- 170g (6oz) dry savoury rusks (ideally Italian/Sicilian ones), crumbled up. Alternatively, you can use the same weight in breadcrumbs, in which case I'd recommend roasting them in the oven for a few minutes beforehand.
- 1 large egg
- 2 cloves garlic, finely chopped
- a handful of chopped flat-leaf parsley
- a large pinch of cumin
- 2 tablespoons extra virgin olive oil
- salt, black pepper
- about 150g (5oz) flour
- up to you! A 500g (1lb) pack of pasta of your choice would work, prepared according to the instructions on the packet, as would a cup of rice, or some fresh white bread.
- also up to you, but highly recommended: grated parmigiano reggiano, a little or a lot.
1. Prepare your rusks or breadcrumbs. A) If using rusks, break them into small pieces, place in a bowl and add lukewarm water to soak for at least half an hour. Afterwards, mash the mixture thoroughly with a fork (or in a blender) to make sure it is evenly moist and the rusks have disintegrated fully. Squeeze out some of the liquid. B) If using breadcrumbs, especially from white bread, place on an oven dish and roast in a pre-heated oven at a medium temperature for about ten minutes. Then let them cool and add a small amount of water and mix to make an even paste.
2. While your rusks are soaking, you can prepare the sauce. Start by heating the olive oil in a saucepan at a medium temperature. Once it starts sizzling, add the chopped onion, reduce the temperature and sauté for at least 5 minutes, stirring frequently, until the onion is soft and transparent. Then add the garlic, and sauté for another 2 minutes.
3. Now add the tomatoes and all the other sauce ingredients, bring to the boil, then reduce to a medium temperature and let it bubble away for 20 minutes or more (it should thicken a little). Afterwards, reduce the temperature to a minimum and leave it be for the time being.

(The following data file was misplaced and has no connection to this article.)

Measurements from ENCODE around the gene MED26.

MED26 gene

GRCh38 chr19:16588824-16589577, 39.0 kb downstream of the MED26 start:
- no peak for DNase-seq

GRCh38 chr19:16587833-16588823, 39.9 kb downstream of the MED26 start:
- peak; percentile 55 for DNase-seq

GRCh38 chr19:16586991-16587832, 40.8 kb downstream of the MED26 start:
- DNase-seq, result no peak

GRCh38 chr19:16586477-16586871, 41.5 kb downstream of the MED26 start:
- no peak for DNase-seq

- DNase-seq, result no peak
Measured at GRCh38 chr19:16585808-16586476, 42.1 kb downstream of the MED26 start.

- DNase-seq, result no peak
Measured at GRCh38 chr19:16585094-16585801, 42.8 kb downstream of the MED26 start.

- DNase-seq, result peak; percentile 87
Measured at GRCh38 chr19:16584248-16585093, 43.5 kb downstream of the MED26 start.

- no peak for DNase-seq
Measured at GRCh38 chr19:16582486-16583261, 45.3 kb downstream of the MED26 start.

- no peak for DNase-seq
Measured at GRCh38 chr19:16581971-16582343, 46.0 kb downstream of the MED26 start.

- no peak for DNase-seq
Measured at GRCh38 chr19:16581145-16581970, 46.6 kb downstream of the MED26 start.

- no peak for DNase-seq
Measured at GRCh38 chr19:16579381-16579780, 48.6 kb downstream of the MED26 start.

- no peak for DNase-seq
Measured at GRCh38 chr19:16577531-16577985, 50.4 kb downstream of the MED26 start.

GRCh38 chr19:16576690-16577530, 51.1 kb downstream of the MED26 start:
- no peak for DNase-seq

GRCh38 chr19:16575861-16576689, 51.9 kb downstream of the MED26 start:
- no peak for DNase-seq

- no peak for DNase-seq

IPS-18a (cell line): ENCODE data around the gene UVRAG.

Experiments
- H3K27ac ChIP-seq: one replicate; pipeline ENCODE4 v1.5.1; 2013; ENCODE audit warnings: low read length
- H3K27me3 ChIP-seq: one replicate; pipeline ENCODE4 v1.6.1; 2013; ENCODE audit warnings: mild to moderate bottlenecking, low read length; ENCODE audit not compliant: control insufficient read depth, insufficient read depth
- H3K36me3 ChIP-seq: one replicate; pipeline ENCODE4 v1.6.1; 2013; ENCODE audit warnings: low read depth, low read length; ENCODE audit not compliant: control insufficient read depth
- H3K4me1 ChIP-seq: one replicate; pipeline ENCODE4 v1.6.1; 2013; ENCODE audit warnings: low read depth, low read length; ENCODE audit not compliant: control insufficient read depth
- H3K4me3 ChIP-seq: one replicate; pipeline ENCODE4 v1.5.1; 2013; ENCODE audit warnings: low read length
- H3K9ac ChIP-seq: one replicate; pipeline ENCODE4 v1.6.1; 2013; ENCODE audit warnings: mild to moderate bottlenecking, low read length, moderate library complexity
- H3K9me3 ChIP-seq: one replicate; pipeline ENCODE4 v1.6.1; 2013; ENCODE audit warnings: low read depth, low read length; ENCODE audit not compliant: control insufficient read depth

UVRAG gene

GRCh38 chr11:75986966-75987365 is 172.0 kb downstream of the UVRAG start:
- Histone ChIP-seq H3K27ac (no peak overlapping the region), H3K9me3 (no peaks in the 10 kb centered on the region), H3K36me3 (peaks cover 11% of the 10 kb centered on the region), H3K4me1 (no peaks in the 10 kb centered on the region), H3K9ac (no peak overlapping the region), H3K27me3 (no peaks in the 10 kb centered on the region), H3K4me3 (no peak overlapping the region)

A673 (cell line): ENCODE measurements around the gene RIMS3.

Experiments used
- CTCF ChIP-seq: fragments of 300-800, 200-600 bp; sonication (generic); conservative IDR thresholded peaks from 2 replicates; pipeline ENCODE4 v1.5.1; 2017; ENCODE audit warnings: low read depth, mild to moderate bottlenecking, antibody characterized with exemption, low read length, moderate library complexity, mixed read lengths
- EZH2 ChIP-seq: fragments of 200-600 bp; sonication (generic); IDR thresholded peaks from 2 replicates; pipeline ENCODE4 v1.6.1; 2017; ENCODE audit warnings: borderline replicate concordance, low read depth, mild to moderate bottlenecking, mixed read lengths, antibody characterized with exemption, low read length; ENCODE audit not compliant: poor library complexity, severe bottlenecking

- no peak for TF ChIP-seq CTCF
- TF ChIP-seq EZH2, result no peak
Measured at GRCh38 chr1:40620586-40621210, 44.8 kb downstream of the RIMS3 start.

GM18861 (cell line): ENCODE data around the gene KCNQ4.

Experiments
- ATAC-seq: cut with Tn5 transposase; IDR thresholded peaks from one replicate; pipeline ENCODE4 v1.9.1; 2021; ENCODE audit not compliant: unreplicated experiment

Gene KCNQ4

4. Time to make your meatball mixture. Place your rusks or breadcrumbs in a large bowl (unless they're in one already) and add all the meatball ingredients except the flour and oil (the bowl should contain soaked rusks/breadcrumbs, meat, egg, garlic, parsley, cumin, salt and pepper). Mix and knead thoroughly until you have an even mixture that is not too wet. Pour the flour into a small bowl.
5. Place your hands under a cold water tap, then remove a quantity of meat mixture and roll it between your palms into a spherical ball, 2.5 to 3cm in diameter (that's an inch or a little more, by eye the size of a walnut or apricot). Squeeze the ball a little, then roll it around in the flour until covered and set it aside. Put your hands under cold water again before making the next meatball, continue until all the meat mixture has been used.
6. Heat the oil in a frying pan to not more than a medium heat and place the meatballs in it. Make sure they are not squeezed in too tightly at this stage - if necessary, use two pans or do them in two batches! Let them fry on one side for 5 minutes, then turn (using two spoons) and continue for another 5, then turn them again and fry them for 5 minutes or more until all sides have browned, but not burnt. [One major variation of this, as practised in Sicily, would be to bake the meatballs in the oven instead. It would require at least half an hour at a medium to high temperature and if you fancy it, I recommend looking for recipes beyond this one!]
7. If all the meatballs are in one pan, pour the tomato sauce over them (if there's not enough space, spoon the balls into the pot that the sauce is in), briefly increase the temperature until the tomato mixture begins to simmer, then reduce and let simmer for another 20 minutes. Meanwhile, you can prepare your rice or pasta (depending on what you've chosen to accompany them).
8. That's it. Your meatballs or polpette are ready to serve.
This is a simple and fun recipe for a dish that certainly merely begins to conjure up a hint of the great wealth and variety that distinguish Sicily's culinary heritage. Of course, you'll encounter much more of that heritage if you join us on Exploring Sicily, experiencing Sicilian food along with so many other elements of the island's history. And to go a step further, you can gain a fuller and more hands-on understanding of the Sicilian culinary tradition on our unique Gastronomic Tour of Sicily!
As always, our gallery below provides a little step-by-step visualisation of the polpette recipe.